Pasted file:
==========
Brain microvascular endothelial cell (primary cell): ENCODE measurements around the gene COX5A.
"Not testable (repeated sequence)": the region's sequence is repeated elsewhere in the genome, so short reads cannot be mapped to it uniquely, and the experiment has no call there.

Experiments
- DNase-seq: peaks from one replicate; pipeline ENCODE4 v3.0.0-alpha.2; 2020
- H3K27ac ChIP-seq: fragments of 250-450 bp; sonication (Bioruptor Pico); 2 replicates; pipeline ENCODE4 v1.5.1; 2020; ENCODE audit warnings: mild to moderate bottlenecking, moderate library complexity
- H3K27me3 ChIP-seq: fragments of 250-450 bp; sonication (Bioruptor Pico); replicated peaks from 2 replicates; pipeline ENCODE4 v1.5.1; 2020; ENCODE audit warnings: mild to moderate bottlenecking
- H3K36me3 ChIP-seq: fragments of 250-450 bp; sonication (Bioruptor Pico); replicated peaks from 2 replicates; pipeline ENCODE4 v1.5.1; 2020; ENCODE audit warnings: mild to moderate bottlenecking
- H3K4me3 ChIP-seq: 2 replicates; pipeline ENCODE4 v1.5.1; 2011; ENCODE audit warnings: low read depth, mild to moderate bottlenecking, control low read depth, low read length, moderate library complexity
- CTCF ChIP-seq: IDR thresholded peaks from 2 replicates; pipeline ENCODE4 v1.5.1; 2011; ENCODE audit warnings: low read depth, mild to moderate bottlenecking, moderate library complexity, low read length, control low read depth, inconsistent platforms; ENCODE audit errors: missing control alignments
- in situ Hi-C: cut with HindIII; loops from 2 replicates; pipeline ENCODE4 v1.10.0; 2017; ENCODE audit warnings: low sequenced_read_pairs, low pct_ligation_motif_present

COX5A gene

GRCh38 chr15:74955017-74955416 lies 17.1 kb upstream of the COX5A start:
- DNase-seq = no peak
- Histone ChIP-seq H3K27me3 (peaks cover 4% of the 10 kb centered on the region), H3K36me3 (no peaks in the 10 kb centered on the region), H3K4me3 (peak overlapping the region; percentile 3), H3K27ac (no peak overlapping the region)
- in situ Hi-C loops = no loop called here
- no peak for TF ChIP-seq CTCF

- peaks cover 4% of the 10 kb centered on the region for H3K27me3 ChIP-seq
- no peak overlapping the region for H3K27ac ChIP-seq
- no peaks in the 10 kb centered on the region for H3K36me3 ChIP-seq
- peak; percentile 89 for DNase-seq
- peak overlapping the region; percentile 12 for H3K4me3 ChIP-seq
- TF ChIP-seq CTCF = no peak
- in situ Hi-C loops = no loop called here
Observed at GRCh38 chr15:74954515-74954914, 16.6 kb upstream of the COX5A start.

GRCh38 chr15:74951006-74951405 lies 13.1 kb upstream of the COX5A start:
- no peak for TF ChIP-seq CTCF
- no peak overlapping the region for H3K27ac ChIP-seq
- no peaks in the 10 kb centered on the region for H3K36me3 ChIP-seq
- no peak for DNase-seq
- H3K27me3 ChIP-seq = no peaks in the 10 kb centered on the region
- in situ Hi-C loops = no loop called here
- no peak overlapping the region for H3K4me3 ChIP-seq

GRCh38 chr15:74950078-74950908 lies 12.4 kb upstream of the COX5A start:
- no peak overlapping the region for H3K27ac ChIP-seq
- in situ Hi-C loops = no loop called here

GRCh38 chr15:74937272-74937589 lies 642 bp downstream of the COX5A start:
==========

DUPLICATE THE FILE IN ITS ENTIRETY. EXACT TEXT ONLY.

Brain microvascular endothelial cell (primary cell): ENCODE measurements around the gene COX5A.
"Not testable (repeated sequence)": the region's sequence is repeated elsewhere in the genome, so short reads cannot be mapped to it uniquely, and the experiment has no call there.

Experiments
- DNase-seq: peaks from one replicate; pipeline ENCODE4 v3.0.0-alpha.2; 2020
- H3K27ac ChIP-seq: fragments of 250-450 bp; sonication (Bioruptor Pico); 2 replicates; pipeline ENCODE4 v1.5.1; 2020; ENCODE audit warnings: mild to moderate bottlenecking, moderate library complexity
- H3K27me3 ChIP-seq: fragments of 250-450 bp; sonication (Bioruptor Pico); replicated peaks from 2 replicates; pipeline ENCODE4 v1.5.1; 2020; ENCODE audit warnings: mild to moderate bottlenecking
- H3K36me3 ChIP-seq: fragments of 250-450 bp; sonication (Bioruptor Pico); replicated peaks from 2 replicates; pipeline ENCODE4 v1.5.1; 2020; ENCODE audit warnings: mild to moderate bottlenecking
- H3K4me3 ChIP-seq: 2 replicates; pipeline ENCODE4 v1.5.1; 2011; ENCODE audit warnings: low read depth, mild to moderate bottlenecking, control low read depth, low read length, moderate library complexity
- CTCF ChIP-seq: IDR thresholded peaks from 2 replicates; pipeline ENCODE4 v1.5.1; 2011; ENCODE audit warnings: low read depth, mild to moderate bottlenecking, moderate library complexity, low read length, control low read depth, inconsistent platforms; ENCODE audit errors: missing control alignments
- in situ Hi-C: cut with HindIII; loops from 2 replicates; pipeline ENCODE4 v1.10.0; 2017; ENCODE audit warnings: low sequenced_read_pairs, low pct_ligation_motif_present

COX5A gene

GRCh38 chr15:74955017-74955416 lies 17.1 kb upstream of the COX5A start:
- DNase-seq = no peak
- Histone ChIP-seq H3K27me3 (peaks cover 4% of the 10 kb centered on the region), H3K36me3 (no peaks in the 10 kb centered on the region), H3K4me3 (peak overlapping the region; percentile 3), H3K27ac (no peak overlapping the region)
- in situ Hi-C loops = no loop called here
- no peak for TF ChIP-seq CTCF

- peaks cover 4% of the 10 kb centered on the region for H3K27me3 ChIP-seq
- no peak overlapping the region for H3K27ac ChIP-seq
- no peaks in the 10 kb centered on the region for H3K36me3 ChIP-seq
- peak; percentile 89 for DNase-seq
- peak overlapping the region; percentile 12 for H3K4me3 ChIP-seq
- TF ChIP-seq CTCF = no peak
- in situ Hi-C loops = no loop called here
Observed at GRCh38 chr15:74954515-74954914, 16.6 kb upstream of the COX5A start.

GRCh38 chr15:74951006-74951405 lies 13.1 kb upstream of the COX5A start:
- no peak for TF ChIP-seq CTCF
- no peak overlapping the region for H3K27ac ChIP-seq
- no peaks in the 10 kb centered on the region for H3K36me3 ChIP-seq
- no peak for DNase-seq
- H3K27me3 ChIP-seq = no peaks in the 10 kb centered on the region
- in situ Hi-C loops = no loop called here
- no peak overlapping the region for H3K4me3 ChIP-seq

GRCh38 chr15:74950078-74950908 lies 12.4 kb upstream of the COX5A start:
- no peak overlapping the region for H3K27ac ChIP-seq
- in situ Hi-C loops = no loop called here

GRCh38 chr15:74937272-74937589 lies 642 bp downstream of the COX5A start: